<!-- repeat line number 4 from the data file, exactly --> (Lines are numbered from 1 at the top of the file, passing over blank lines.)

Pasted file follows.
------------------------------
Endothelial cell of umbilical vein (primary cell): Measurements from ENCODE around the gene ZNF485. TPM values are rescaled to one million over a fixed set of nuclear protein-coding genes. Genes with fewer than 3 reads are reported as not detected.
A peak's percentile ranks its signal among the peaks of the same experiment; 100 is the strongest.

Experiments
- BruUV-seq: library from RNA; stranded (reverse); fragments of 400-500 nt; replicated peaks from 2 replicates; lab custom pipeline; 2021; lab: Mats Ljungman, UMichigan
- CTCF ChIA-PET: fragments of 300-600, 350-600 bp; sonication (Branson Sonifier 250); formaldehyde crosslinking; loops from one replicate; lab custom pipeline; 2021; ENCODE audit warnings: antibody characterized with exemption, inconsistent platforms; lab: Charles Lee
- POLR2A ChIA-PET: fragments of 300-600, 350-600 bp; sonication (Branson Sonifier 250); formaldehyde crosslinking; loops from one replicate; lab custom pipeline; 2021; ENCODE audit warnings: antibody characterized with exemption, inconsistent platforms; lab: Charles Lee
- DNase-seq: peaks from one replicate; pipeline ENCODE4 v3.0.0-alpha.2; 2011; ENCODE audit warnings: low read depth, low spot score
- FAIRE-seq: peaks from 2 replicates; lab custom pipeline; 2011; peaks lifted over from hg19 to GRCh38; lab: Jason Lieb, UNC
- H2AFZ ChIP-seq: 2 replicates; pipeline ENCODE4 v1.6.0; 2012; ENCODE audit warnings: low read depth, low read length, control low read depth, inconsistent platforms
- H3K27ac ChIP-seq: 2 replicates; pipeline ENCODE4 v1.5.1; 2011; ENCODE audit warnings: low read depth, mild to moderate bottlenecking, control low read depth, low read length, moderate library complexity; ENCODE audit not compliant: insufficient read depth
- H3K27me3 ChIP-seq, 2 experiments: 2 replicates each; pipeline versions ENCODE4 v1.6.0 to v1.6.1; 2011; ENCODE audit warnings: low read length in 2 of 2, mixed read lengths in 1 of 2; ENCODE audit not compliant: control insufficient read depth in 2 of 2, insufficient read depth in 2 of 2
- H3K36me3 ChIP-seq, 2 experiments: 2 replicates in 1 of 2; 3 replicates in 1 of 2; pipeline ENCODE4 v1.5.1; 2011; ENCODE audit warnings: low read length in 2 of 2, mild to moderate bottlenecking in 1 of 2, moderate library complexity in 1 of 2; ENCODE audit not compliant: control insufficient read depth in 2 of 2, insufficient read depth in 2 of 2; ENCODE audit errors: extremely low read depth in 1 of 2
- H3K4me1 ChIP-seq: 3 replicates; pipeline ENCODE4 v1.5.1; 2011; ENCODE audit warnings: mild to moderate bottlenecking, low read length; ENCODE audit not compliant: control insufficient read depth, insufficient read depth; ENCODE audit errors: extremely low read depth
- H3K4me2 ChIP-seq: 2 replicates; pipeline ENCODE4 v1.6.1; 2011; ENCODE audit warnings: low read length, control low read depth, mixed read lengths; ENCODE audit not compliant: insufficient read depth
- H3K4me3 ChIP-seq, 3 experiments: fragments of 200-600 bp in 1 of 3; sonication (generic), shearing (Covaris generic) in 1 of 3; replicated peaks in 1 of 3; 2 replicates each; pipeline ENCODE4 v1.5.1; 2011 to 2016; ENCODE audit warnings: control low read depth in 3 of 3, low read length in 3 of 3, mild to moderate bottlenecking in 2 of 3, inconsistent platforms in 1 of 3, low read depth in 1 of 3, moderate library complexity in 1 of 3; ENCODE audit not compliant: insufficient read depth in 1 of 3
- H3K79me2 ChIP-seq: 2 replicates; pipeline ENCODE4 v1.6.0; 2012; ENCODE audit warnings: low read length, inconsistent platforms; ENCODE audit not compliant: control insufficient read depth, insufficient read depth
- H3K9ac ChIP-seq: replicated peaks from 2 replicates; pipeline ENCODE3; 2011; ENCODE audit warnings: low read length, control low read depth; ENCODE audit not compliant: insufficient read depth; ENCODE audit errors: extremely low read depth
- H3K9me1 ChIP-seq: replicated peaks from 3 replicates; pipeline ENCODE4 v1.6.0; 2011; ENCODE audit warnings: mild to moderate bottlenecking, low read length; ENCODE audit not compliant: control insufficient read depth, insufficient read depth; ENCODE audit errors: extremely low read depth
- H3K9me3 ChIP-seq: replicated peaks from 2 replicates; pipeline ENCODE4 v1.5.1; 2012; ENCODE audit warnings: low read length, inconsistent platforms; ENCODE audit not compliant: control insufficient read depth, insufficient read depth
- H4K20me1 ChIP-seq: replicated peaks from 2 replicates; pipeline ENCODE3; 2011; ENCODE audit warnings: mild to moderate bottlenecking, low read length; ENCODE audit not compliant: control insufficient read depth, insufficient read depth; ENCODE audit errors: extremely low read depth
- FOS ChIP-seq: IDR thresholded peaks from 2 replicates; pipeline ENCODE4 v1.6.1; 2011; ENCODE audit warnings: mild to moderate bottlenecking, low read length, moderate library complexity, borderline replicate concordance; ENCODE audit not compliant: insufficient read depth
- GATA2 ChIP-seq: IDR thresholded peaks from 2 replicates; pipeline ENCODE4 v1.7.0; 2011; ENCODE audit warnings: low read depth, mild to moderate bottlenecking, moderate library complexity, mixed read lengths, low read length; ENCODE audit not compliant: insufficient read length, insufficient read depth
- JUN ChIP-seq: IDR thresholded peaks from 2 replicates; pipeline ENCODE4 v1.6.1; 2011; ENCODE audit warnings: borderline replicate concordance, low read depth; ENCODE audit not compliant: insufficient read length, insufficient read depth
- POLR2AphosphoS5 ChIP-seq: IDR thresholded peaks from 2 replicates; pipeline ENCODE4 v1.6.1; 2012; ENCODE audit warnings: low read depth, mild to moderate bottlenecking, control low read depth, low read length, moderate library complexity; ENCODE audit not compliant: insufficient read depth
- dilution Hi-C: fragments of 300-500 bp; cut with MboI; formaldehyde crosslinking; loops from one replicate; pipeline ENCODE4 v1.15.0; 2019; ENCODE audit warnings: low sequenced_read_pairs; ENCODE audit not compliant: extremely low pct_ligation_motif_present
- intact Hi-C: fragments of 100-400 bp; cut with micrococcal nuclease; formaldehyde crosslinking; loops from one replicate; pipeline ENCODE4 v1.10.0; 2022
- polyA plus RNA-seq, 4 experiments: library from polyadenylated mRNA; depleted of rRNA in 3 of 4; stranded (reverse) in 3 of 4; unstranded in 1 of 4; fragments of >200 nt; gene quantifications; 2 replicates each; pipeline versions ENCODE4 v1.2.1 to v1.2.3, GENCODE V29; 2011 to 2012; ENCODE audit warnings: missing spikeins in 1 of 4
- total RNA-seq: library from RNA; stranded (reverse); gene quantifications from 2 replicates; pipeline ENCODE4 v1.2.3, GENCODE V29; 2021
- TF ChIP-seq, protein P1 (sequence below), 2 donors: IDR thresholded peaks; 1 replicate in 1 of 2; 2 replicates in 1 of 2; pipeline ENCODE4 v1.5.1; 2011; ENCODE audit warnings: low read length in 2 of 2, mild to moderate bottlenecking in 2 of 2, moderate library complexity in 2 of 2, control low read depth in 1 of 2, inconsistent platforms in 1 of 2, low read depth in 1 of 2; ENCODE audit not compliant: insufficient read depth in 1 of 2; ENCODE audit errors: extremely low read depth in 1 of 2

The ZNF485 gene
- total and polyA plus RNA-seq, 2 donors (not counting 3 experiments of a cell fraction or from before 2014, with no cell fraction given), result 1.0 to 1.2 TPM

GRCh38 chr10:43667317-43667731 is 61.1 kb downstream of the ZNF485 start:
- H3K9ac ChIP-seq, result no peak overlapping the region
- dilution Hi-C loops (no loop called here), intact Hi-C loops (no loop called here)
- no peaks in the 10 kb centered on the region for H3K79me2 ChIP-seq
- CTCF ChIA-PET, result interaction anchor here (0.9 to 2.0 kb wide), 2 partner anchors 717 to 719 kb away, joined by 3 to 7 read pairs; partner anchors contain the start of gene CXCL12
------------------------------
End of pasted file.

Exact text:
- BruUV-seq: library from RNA; stranded (reverse); fragments of 400-500 nt; replicated peaks from 2 replicates; lab custom pipeline; 2021; lab: Mats Ljungman, UMichigan